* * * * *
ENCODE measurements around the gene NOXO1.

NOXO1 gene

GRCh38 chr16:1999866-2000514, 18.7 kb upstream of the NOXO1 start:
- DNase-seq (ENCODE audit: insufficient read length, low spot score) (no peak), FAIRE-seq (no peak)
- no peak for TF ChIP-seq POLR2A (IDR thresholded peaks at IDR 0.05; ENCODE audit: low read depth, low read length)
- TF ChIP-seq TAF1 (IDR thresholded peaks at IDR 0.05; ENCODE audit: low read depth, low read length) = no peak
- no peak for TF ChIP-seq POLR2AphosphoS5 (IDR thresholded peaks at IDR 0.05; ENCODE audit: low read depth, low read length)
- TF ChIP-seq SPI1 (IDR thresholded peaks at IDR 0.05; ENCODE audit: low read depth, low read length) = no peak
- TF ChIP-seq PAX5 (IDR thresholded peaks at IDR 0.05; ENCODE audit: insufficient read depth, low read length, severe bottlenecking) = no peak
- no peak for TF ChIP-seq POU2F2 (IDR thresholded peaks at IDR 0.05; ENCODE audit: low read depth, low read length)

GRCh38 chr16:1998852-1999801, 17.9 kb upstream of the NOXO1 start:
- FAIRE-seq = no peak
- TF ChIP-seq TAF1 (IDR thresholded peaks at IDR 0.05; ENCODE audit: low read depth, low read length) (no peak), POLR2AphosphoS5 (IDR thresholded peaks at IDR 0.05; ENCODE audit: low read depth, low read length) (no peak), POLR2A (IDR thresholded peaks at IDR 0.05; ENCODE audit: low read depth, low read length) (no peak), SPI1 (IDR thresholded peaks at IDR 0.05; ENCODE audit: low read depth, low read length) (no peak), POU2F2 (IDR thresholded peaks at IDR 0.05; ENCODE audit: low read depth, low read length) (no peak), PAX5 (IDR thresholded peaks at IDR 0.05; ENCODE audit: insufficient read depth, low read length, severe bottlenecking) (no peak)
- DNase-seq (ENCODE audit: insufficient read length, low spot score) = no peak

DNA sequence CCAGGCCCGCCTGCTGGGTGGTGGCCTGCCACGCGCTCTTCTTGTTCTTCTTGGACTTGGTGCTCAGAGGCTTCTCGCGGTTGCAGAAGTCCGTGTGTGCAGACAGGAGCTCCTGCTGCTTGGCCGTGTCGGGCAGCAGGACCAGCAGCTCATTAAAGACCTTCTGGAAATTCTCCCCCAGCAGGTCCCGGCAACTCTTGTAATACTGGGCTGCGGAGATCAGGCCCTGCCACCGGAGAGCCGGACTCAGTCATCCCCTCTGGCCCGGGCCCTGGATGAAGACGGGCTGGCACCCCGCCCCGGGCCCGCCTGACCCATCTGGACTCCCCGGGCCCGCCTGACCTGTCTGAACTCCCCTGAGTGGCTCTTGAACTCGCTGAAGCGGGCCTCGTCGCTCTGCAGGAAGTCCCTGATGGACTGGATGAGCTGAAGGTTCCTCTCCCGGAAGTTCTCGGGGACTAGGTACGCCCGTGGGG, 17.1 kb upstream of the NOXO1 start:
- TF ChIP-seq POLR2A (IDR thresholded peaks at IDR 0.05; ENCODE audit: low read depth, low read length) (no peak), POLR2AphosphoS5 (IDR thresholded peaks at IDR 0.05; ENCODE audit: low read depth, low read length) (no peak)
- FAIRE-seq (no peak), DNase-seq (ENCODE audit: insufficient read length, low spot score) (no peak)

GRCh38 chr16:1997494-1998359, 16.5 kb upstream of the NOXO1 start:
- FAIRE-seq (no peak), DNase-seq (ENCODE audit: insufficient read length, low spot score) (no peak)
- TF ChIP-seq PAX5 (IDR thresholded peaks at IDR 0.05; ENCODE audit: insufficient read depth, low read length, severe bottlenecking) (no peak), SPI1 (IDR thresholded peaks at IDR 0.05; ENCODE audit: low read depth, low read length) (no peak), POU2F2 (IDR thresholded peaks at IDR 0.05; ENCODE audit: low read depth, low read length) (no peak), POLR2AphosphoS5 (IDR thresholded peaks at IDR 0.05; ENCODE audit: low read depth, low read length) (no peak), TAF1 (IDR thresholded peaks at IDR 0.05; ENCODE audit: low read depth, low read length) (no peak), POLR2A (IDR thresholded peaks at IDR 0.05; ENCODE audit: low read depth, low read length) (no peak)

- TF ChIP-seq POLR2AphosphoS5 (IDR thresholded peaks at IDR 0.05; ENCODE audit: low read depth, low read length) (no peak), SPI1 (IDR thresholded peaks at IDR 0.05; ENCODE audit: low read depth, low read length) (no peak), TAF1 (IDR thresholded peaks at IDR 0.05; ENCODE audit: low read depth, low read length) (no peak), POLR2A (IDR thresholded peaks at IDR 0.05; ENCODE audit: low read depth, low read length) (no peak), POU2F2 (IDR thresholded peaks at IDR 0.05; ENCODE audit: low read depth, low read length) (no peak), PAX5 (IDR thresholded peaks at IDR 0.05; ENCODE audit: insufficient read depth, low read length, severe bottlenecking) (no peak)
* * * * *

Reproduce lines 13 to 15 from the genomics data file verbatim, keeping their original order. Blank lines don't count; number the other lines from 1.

- TF ChIP-seq TAF1 (IDR thresholded peaks at IDR 0.05; ENCODE audit: low read depth, low read length) (no peak), POLR2AphosphoS5 (IDR thresholded peaks at IDR 0.05; ENCODE audit: low read depth, low read length) (no peak), POLR2A (IDR thresholded peaks at IDR 0.05; ENCODE audit: low read depth, low read length) (no peak), SPI1 (IDR thresholded peaks at IDR 0.05; ENCODE audit: low read depth, low read length) (no peak), POU2F2 (IDR thresholded peaks at IDR 0.05; ENCODE audit: low read depth, low read length) (no peak), PAX5 (IDR thresholded peaks at IDR 0.05; ENCODE audit: insufficient read depth, low read length, severe bottlenecking) (no peak)
- DNase-seq (ENCODE audit: insufficient read length, low spot score) = no peak

DNA sequence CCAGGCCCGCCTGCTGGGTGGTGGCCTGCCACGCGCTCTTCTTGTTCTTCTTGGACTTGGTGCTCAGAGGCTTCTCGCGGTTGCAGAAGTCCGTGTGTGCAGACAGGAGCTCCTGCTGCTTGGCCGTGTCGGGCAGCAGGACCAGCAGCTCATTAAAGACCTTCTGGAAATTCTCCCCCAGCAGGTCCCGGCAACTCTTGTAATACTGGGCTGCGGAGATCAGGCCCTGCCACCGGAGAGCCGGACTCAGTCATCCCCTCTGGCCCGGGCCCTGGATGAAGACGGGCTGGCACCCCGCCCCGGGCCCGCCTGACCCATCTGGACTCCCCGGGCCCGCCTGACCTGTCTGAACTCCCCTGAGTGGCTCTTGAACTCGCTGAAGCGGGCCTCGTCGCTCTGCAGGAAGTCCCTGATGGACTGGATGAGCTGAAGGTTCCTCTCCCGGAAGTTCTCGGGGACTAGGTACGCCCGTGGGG, 17.1 kb upstream of the NOXO1 start: